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Scripto | Transcribe Page
Proceedings of the Colored national convention, held in Rochester, July 6th, 7th, and 8th, 1853.
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LETTER FROM J. H. WILSON, M. D.
To the President and Members of the National Convention of Disfranchised American Citizens :
SIRS:—I exceedingly regret that it is out of my power to meet you, in consequence of a press of professional duties; but my whole heart is with you in the advancement of the cause of our condition. I cannot but sincerely wish you God-speed; and, that every delegate will have one ostensible object in view - a sure basis and a firm foundation, whereon you can predicate yourselves. These are peculiar times; and I believe we are upon the eve of some great revolution, and that if ever unanimity and action is regarded of a people, it is now the whole country is concerned about us. Our moral and mental advancement is a subject of wonderment. Our enemies are alarmed, and they continually cry, What shall we do with them? (us.) Let the doings of this Convention settle the question, and be the beginning of a new era in our history; and may He who rules and superrules over destinies, guide you in all your deliberations. Respectfully yours,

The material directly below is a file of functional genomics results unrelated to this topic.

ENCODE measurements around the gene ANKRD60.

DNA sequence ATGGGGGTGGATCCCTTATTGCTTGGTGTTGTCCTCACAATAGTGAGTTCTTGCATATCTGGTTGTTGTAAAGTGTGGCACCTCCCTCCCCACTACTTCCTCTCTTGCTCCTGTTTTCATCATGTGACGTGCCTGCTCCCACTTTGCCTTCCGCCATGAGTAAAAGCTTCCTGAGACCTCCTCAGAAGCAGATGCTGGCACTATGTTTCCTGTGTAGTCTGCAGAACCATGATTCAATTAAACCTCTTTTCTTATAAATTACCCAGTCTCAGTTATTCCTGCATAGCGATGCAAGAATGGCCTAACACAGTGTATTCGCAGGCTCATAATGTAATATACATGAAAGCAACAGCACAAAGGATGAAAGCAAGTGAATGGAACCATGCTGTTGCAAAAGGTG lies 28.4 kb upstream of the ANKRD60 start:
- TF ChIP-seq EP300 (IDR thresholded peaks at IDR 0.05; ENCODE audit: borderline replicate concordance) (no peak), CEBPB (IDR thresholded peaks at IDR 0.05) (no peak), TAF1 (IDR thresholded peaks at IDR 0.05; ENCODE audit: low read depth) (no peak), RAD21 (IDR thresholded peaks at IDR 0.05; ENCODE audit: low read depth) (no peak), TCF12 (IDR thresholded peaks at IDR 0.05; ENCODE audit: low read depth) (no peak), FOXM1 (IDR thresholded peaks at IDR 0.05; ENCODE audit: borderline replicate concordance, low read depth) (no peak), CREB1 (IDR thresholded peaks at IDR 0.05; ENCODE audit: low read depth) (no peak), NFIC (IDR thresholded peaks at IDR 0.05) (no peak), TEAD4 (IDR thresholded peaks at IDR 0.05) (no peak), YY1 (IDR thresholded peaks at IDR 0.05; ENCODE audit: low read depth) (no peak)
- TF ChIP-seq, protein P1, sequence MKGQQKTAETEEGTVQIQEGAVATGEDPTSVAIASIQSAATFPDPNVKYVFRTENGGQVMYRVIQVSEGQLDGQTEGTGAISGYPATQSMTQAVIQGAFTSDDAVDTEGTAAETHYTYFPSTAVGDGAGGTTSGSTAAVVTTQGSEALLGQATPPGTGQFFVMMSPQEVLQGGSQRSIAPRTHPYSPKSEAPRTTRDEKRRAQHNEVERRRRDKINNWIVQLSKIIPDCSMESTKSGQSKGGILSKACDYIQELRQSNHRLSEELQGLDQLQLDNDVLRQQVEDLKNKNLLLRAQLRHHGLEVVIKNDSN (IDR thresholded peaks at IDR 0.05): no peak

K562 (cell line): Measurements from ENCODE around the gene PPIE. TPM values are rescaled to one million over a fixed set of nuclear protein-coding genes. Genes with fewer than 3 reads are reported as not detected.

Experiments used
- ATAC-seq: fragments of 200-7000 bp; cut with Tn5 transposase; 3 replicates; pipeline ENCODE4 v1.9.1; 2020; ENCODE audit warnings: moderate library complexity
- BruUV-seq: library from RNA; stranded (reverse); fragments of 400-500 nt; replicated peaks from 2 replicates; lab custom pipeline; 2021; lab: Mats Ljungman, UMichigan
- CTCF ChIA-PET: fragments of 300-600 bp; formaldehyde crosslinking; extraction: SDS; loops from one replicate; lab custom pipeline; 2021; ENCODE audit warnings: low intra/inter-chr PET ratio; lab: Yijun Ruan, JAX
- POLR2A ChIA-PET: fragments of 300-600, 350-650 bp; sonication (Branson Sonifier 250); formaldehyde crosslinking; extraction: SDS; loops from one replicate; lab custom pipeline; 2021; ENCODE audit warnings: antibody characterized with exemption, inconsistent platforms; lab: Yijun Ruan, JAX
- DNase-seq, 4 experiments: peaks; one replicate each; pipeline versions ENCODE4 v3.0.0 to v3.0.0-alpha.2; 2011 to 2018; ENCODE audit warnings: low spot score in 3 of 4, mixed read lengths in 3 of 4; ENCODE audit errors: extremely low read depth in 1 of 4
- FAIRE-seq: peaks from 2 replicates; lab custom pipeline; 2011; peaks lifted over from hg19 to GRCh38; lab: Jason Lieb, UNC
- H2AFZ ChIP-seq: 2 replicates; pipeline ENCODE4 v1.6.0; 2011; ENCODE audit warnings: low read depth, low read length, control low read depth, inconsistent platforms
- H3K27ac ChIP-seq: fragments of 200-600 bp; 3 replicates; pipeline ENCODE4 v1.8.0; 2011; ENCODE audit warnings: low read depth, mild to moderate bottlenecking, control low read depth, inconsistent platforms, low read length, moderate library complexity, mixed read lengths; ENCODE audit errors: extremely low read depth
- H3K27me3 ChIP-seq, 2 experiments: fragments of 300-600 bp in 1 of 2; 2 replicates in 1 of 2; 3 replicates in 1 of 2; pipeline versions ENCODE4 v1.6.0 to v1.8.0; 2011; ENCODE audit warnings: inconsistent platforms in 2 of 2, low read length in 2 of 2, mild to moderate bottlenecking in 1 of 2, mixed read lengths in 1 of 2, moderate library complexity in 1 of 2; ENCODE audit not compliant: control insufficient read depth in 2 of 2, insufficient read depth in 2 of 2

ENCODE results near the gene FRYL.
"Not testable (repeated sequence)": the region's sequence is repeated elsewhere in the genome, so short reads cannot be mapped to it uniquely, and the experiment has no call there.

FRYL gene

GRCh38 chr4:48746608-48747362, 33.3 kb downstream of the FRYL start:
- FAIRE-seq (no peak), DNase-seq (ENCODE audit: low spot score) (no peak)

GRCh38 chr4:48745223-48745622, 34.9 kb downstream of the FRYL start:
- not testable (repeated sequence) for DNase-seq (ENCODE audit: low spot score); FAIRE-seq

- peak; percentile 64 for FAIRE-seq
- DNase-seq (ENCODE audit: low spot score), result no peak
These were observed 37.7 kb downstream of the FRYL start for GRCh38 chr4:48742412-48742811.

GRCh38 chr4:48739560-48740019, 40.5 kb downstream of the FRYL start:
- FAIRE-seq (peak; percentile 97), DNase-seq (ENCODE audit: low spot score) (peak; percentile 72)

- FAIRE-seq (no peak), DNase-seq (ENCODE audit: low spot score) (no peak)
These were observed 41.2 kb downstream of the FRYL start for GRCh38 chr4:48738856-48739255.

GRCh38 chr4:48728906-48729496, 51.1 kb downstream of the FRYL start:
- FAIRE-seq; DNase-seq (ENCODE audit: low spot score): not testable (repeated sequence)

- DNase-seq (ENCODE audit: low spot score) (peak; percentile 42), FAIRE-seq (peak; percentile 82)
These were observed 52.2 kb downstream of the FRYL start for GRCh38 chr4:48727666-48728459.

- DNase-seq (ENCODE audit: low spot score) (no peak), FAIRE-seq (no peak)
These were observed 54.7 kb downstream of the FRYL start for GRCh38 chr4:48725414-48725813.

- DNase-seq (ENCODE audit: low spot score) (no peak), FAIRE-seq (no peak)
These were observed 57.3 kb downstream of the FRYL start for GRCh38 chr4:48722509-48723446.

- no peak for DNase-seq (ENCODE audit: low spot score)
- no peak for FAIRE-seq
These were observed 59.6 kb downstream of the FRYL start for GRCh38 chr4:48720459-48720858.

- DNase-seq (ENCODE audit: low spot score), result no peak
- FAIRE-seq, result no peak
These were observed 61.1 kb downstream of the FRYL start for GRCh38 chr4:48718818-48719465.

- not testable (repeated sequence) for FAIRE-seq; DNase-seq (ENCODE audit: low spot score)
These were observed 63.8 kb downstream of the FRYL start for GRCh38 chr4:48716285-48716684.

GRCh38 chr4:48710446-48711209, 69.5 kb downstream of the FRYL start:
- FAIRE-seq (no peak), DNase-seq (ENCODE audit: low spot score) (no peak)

J. H. WILSON.
[The following letter was not read at the Convention for want of time:]
LETTER FROM HENRY McKINNEY.
LODERSVILLE, PA., JULY 4, 1853.
To the Convention of People of Color, assembled at Rochester, State of New York:
Being an old Liberty Party man, I take the liberty, and I hope you will grant the privilege, of having this epistle read at your Convention. I have long struggled to make our people feel for your rights, and spent time and money in the struggle. I voted for Hale and Julian ; and if the Lord spares my life, my vote shall always be on the side of freedom. We expect, if our party get into power, (and we do not say when that will be,) to appoint to office in the general government only such persons as are beyond dispute thoroughly imbued with our principles; and that the judges of the United States courts will be of different material. We expect to do away with the Fugitive Bill. We expect to abolish slavery in the District of Columbia, and in the territories, and wherever Congress has constitutional power. Then we expect to have no more slave states. We do not, as a party, propose to interfere with slavery in the slave states; but we think then our influence, and the opinion of the world, will be such that said states will abolish slavery. We expect some of our candidates, when elected, will turn traitors under southern promises, and some from their bad inclinations. These things we dread most ; but the power we must have. When ? God only knows. Under such circumstances you may well inquire, what are our brethren, suffering under
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